One of my favourite essays is a piece by Michael Chabon called The Wilderness of Childhood. It’s about how children’s imaginations – and the books they populate with these imaginations – are fed by their experience of wild places. Chabon’s essay is at once a celebration
Death is a part of life, but much of modern society has shunned this fact to its great detriment, according to several forthcoming books on religion and spirituality this year. Three authors, with backgrounds in medicine, theology, and philosophy, argue for why facing—and even embracing—
Long before it was a hidden storage space or a metaphor for queer and trans shame, the closet was one of the most charged settings in English architecture. This private room provided seclusion for reading, writing, praying, dressing, and collecting — and for talking in select company. In their
Thirty years ago, “just for a laugh”, actor Peter Gordon wrote a poem for his wife Alison, and left it under her pillow. She liked it, and so he carried on, every day for 25 years. To this day, Gordon continues to add to the thousands of poems he had written for Alison, even after her de
One is not born, but rather becomes, an immigrant. That’s what I thought when I read John Steinbeck’s 1939 American epic The Grapes of Wrath. Set during the Great Depression, the Pulitzer and Nobel prize-winning novel follows the dispossessed Joad family as they are driven from their Okl
Self-care has often been dismissed as a millennial fad – but these books promote the idea that looking after your wellbeing is sensible rather than selfish. And for those who suffer with mental health issues, it’s essential.
“Self-care techniques and general lifestyle changes can
Lionel Shriver is talking to me from her home in London during lockdown. And she’s not mincing her words about the coronavirus crisis, nor the economic damage that the government’s preventative actions will cause. “The numbers are not high enough for these kinds of destructive meas
We book critics were ready for this. When the covid-19 pandemic began to enter the American consciousness in late February, the army of reviewers like myself — well, a brigade (Okay, we’re a platoon) — snapped into action. We had deep experience in list-making, and now those lists
For many people quarantine has proved to be the perfect time to get back into reading if they stopped before lockdown due to their daily routine, or to pick it up if they never started.
Books, the oldest and most enlightening form of escapism, can transport readers far away from the space they ha
A History of Cargoes and Commerce over Land and SeaThe ancient world saw the expansion of Western Asian, Mediterranean and Polynesian civilizations as transport networks for trade were established. Later, imperial expansion reached far flung corners of the world. The Great Trade Routes examines the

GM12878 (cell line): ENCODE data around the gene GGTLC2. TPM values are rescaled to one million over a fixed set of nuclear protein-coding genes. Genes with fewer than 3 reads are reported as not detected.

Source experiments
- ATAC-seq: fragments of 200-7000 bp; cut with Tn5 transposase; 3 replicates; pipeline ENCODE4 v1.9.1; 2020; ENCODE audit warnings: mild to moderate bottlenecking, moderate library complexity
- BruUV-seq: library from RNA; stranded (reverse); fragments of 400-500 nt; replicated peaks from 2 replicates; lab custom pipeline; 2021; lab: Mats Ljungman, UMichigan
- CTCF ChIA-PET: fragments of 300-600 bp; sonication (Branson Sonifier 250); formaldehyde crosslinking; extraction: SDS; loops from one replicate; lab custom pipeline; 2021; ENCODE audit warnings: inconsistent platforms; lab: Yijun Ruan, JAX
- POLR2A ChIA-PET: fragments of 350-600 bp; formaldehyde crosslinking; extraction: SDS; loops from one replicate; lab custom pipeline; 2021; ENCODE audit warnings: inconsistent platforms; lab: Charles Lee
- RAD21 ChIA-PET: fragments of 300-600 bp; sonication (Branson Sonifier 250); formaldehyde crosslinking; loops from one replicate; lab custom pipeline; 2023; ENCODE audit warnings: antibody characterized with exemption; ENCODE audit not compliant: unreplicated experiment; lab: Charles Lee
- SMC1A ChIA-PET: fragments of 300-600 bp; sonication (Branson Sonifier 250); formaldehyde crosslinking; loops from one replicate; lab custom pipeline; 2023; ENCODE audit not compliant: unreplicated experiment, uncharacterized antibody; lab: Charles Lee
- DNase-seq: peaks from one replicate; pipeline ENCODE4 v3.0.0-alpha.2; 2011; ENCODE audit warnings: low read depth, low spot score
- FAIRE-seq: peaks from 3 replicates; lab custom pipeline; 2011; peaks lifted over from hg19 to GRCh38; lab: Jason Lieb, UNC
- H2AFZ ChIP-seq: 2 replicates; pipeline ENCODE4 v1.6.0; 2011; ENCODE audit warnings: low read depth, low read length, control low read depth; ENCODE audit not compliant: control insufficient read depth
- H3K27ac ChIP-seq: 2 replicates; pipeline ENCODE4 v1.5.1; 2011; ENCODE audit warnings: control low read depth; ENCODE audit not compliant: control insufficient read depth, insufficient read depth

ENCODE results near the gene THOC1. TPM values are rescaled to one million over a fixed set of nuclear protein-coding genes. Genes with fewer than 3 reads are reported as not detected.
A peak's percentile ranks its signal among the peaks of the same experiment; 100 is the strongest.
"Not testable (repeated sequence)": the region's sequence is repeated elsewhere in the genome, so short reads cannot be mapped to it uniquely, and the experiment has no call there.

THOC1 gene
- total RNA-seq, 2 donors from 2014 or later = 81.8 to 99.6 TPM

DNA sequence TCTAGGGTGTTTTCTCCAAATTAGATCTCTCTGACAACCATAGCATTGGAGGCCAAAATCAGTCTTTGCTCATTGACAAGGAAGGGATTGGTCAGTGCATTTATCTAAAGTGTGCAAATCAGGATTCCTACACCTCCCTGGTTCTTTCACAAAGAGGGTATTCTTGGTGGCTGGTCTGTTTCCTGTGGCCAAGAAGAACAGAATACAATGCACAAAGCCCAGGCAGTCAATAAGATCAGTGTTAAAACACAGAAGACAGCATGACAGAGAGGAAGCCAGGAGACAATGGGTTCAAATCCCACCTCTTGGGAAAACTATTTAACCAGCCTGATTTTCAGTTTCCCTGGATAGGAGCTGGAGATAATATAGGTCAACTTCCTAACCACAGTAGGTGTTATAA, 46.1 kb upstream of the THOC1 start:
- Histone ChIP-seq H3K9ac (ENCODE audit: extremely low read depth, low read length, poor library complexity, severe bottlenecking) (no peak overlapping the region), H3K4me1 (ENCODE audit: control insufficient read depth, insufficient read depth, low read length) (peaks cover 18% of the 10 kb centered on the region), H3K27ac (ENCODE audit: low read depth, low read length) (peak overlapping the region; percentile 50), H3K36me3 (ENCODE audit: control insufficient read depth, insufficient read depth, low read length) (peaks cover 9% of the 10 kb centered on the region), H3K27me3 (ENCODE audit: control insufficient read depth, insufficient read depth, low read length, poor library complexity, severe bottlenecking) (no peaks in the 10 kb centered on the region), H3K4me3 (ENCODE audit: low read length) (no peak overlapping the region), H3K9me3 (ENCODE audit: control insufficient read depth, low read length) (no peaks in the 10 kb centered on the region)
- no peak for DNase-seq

A fresh interpretation of the life of Galileo Galilei, one of history’s greatest and most fascinating scientists, that sheds new light on his discoveries and how he was challenged by science deniers. “We really need this story now, because we’re living through the next chapter of s
I’ve always been drawn to other cultures, other countries, other languages and early on was addicted to literature in translation. My interest has moved beyond European and Russian classics, thanks to the excellent translations available from languages all over the world. Arabic has been a par
n the kind of major turnabout that publishing professionals normally can only dream about, Her Majesty’s Treasury in the United Kingdom has issued a statement today (April 30), announcing that as of tomorrow—May 1—the UK’s long-derided value added tax (VAT) on digital publica
The sweeping, authoritative and genuinely intelligent thriller — the sort of novel in which the author employs a bulldozer and a scalpel at the same time — is a rare specimen. Lawrence Wright’s second novel, “The End of October,” is one of these. The fact that it’
There aren’t many aspects of the lockdown that the author Penelope Lively enjoys but reading Alice’s Adventures in Wonderland to her 27-year-old granddaughter on video calls is one of them. “We discovered that for some extraordinary reason she’d never read it in her childhood
Lady Hale, who presided over the momentous decision to rule Boris Johnson’s prorogation of parliament unlawful, is set to write her memoirs, of how “a little girl from a little school in a little village in North Yorkshire became the most senior judge in the United Kingdom”.
William Leith’s primary subject has always been appetite, and its close cousins compulsion and obsession. He first explored these themes in his newspaper columns, stagily self-absorbed fragments of a hungover life, and subsequently in two addictive books. The first, The Hungry Years, set his o
‘Be like the rocky headland on which the waves constantly break. It stands firm, and round it the seething waters are laid to rest. ‘It is my bad luck that this has happened to me.’ No, you should rather say: ‘It is my good luck that, although this has happened to me, I can b